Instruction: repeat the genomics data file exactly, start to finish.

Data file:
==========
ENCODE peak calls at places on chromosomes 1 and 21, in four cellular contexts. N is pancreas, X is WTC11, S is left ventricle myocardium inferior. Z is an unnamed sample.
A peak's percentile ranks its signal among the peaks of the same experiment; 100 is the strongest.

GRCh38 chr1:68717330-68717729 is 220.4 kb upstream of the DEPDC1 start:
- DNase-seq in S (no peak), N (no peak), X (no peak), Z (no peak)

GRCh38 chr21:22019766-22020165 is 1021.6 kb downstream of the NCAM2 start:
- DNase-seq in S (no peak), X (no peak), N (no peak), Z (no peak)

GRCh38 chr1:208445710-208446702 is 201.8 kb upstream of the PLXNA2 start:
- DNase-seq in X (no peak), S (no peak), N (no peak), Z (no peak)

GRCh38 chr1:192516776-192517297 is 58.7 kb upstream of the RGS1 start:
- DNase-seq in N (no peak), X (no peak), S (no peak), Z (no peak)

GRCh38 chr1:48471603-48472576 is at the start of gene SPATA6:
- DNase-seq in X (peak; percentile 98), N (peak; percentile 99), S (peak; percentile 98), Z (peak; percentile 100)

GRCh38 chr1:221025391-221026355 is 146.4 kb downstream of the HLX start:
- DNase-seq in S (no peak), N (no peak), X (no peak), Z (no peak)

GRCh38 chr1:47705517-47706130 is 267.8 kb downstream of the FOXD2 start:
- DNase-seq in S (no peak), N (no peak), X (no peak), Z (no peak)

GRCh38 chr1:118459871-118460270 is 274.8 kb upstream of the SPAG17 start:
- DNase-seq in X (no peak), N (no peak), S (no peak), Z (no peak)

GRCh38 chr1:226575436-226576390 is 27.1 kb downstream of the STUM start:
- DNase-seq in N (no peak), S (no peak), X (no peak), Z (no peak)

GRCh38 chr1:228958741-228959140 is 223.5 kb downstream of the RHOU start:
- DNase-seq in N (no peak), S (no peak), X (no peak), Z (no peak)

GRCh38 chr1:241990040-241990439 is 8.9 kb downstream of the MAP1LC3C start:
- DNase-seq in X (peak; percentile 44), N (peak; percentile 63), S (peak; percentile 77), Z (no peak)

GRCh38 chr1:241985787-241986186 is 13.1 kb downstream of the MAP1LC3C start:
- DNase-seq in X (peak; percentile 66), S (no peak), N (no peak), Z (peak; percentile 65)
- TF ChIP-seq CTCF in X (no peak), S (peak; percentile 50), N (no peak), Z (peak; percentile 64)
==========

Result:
ENCODE peak calls at places on chromosomes 1 and 21, in four cellular contexts. N is pancreas, X is WTC11, S is left ventricle myocardium inferior. Z is an unnamed sample.
A peak's percentile ranks its signal among the peaks of the same experiment; 100 is the strongest.

GRCh38 chr1:68717330-68717729 is 220.4 kb upstream of the DEPDC1 start:
- DNase-seq in S (no peak), N (no peak), X (no peak), Z (no peak)

GRCh38 chr21:22019766-22020165 is 1021.6 kb downstream of the NCAM2 start:
- DNase-seq in S (no peak), X (no peak), N (no peak), Z (no peak)

GRCh38 chr1:208445710-208446702 is 201.8 kb upstream of the PLXNA2 start:
- DNase-seq in X (no peak), S (no peak), N (no peak), Z (no peak)

GRCh38 chr1:192516776-192517297 is 58.7 kb upstream of the RGS1 start:
- DNase-seq in N (no peak), X (no peak), S (no peak), Z (no peak)

GRCh38 chr1:48471603-48472576 is at the start of gene SPATA6:
- DNase-seq in X (peak; percentile 98), N (peak; percentile 99), S (peak; percentile 98), Z (peak; percentile 100)

GRCh38 chr1:221025391-221026355 is 146.4 kb downstream of the HLX start:
- DNase-seq in S (no peak), N (no peak), X (no peak), Z (no peak)

GRCh38 chr1:47705517-47706130 is 267.8 kb downstream of the FOXD2 start:
- DNase-seq in S (no peak), N (no peak), X (no peak), Z (no peak)

GRCh38 chr1:118459871-118460270 is 274.8 kb upstream of the SPAG17 start:
- DNase-seq in X (no peak), N (no peak), S (no peak), Z (no peak)

GRCh38 chr1:226575436-226576390 is 27.1 kb downstream of the STUM start:
- DNase-seq in N (no peak), S (no peak), X (no peak), Z (no peak)

GRCh38 chr1:228958741-228959140 is 223.5 kb downstream of the RHOU start:
- DNase-seq in N (no peak), S (no peak), X (no peak), Z (no peak)

GRCh38 chr1:241990040-241990439 is 8.9 kb downstream of the MAP1LC3C start:
- DNase-seq in X (peak; percentile 44), N (peak; percentile 63), S (peak; percentile 77), Z (no peak)

GRCh38 chr1:241985787-241986186 is 13.1 kb downstream of the MAP1LC3C start:
- DNase-seq in X (peak; percentile 66), S (no peak), N (no peak), Z (peak; percentile 65)
- TF ChIP-seq CTCF in X (no peak), S (peak; percentile 50), N (no peak), Z (peak; percentile 64)